December 16, 2019

Remember when you all got mad about books being shelved page-side-out? Well…bad news…

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Last May, an interior design tip to display books so their pages faced the room made it onto twitter.com and incited a day or two of genial outrage.

This followed another similar books-as-objects dust-up on the release of Marie Kondo’s Netflix show, wherein the author of The Life-Changing Magic of Tidying Up suggested that books should be thrown out as a rule unless they were absolutely invaluable to the owner and sparked the trademarked joy that dictated her decluttering methodology.

The page-side-out debacle incited an easy and voluble response: “You morons. Books are made to be read. How dare you reduce the world into a beige nightmare of philistine Instagrammable optics.” The Kondo-wars led to a more heated debate, and it wasn’t clear if the most morally superior line finally fell the Keepers (who love books and insist on their right to live among their stacks) and the Trashers (who didn’t need their books to serve them as so many trophies to their intellectual edification).

What’s worse: treating books like a bowl of potpourri—just another element in your modular shelving unit? Or treating them like disposable tools—and rejecting in one sweeping decree the cluttered lifestyle that so many book people consider to be their right and duty?

A new phenomenon called a “book curator” has helpfully elided the either/or proposition and chimed in with a discomfiting “yes, and!”. In what is apparently a trend (or so realtor.com has it), book curators are being hired by the likes Gwyneth Paltrow to “[d]eclutter, or expand, organize, and all in all improve how your books look.”

Okay…

In a passage that sits uncannily in the ears of any and all people who have decided to devote or otherwise ruin their lives the in service of the production and consumption of books, the article then gives a brief run-down of how to collect enough books to provide the nice “book” feeling to a room:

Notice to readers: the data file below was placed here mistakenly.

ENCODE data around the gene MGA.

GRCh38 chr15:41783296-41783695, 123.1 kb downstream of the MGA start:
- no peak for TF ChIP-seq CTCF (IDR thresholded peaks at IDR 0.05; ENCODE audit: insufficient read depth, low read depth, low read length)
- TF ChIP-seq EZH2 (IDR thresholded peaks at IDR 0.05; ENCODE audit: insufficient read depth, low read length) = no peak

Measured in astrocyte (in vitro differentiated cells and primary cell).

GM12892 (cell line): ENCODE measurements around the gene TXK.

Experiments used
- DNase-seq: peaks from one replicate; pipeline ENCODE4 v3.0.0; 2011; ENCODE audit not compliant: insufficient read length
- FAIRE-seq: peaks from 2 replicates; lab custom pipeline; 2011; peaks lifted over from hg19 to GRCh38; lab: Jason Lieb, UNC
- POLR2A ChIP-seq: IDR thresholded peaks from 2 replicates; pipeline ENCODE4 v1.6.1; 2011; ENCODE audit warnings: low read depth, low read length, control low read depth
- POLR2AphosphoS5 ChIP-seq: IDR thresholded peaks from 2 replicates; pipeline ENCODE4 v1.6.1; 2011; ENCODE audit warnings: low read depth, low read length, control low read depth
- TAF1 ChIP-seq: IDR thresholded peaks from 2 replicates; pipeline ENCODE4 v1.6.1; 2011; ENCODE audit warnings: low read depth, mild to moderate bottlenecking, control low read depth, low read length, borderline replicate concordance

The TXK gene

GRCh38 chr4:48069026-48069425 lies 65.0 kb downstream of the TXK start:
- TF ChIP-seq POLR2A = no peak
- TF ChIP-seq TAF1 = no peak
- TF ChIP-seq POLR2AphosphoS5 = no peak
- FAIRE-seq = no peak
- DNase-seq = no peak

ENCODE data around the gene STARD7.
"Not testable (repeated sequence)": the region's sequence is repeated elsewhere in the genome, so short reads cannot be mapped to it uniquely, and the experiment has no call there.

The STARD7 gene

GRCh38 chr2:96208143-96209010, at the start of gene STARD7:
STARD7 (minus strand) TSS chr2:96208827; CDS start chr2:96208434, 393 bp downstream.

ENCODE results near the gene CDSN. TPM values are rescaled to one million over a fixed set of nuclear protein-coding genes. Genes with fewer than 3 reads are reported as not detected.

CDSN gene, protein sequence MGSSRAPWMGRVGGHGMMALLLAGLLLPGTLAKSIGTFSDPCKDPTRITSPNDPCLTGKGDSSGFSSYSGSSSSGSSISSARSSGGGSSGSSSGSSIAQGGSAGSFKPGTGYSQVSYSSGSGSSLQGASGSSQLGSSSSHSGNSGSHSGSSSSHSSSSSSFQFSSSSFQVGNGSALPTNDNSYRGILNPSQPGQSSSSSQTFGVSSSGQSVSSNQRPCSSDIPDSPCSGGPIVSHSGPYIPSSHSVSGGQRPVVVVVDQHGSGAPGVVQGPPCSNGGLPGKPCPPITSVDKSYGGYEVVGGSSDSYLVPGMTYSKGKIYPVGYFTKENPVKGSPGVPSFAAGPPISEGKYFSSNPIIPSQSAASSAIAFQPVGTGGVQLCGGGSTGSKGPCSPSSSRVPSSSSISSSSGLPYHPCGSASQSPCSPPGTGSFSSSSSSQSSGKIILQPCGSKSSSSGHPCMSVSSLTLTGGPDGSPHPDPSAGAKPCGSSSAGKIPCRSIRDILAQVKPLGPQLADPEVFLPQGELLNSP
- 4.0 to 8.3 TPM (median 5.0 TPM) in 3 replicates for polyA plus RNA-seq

[N]ot owning enough means your shelves will look skimpy and bare—and a book curator can load you up. But you can do the same for a lot less: flea markets, thrift stores, and estate and garage sales are great book sources, say the pros.

[Darla] DeMorrow [of HeartWork Organizing] reports that some Habitat for Humanity ReStore locations stock books, and most libraries have an annual sale where you can pick up novels for pennies.

[Marty] Basher [of ModularClosets] suggests visiting the half-priced section in some bookstores, where new and used books are reduced in price, and shopping eBay and Amazon for other used tomes. You’ll easily have a shelf filled in no time.

Curation, in other words, appears to have little do with the content of the books, which is why buying at scale seems to be a major element in their trade. To actually consider the contents of the book would entail “mindful curation,” according to Basher. Should you choose to create “a collection that serves you and reflects your taste,” you may do so, “but don’t hold on to books because you think you should.”

Meanwhile DeMorrow suggests that if you have French books but cannot read in French, “you keep it because you want to be the kind of person who does learn it someday.”

Keep it. Toss it. Buy it. Use it. Leave it. Aspire to it. Eliminate it. Rearrange it. Sort it. It’s all good!

With that, we do believe Gwyneth Paltrow somehow ushered us into peak nihilism in the book-as-object debate. That lady has a way…

 

 

Athena Bryan is an editor at Melville House.

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